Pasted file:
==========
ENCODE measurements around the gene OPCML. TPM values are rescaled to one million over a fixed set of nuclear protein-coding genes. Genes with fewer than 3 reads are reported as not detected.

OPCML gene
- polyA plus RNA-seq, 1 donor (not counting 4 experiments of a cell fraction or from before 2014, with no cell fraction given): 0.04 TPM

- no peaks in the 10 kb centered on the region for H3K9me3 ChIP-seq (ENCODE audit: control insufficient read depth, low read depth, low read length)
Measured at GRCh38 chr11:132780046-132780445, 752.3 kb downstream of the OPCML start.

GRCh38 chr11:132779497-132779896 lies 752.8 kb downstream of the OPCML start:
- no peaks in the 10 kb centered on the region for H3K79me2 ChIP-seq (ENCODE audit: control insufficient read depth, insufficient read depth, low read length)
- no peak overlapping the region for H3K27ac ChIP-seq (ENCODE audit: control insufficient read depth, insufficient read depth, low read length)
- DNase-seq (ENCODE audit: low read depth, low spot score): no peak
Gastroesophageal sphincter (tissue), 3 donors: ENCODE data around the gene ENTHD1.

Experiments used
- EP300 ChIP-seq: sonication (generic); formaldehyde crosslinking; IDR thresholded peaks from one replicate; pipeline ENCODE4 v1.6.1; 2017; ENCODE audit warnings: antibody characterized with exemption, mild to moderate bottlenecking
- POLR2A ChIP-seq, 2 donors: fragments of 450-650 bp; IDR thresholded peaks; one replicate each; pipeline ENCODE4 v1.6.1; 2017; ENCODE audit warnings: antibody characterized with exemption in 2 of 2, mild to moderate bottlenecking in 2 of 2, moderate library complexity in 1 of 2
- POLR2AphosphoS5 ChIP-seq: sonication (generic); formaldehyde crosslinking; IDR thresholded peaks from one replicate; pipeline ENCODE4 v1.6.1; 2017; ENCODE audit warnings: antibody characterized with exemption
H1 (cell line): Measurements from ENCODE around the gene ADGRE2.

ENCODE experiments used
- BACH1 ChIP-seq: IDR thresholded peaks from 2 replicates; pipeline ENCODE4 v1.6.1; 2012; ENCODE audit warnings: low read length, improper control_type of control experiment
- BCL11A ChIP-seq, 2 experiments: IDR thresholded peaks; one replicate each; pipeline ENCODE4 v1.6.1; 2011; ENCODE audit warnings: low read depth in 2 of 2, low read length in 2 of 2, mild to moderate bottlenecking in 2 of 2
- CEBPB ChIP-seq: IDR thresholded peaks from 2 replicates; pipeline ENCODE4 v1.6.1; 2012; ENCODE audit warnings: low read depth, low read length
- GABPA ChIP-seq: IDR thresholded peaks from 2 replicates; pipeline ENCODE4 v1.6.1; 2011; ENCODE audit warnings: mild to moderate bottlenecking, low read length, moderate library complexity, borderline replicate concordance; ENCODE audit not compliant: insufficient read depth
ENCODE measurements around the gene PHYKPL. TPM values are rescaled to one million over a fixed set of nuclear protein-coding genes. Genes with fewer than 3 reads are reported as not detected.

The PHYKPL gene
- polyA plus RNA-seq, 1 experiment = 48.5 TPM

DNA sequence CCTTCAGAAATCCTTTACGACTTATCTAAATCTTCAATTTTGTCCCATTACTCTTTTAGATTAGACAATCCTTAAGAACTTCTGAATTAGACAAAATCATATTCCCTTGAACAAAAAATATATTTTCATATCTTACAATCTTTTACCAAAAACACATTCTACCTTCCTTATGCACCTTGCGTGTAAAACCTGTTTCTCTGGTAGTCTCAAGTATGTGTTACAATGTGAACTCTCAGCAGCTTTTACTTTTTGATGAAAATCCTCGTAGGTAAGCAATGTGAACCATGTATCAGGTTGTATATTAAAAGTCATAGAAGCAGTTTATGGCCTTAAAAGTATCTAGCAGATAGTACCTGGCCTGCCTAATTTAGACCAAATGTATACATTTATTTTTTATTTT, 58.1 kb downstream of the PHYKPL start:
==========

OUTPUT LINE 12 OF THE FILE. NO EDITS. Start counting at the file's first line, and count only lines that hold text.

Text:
- EP300 ChIP-seq: sonication (generic); formaldehyde crosslinking; IDR thresholded peaks from one replicate; pipeline ENCODE4 v1.6.1; 2017; ENCODE audit warnings: antibody characterized with exemption, mild to moderate bottlenecking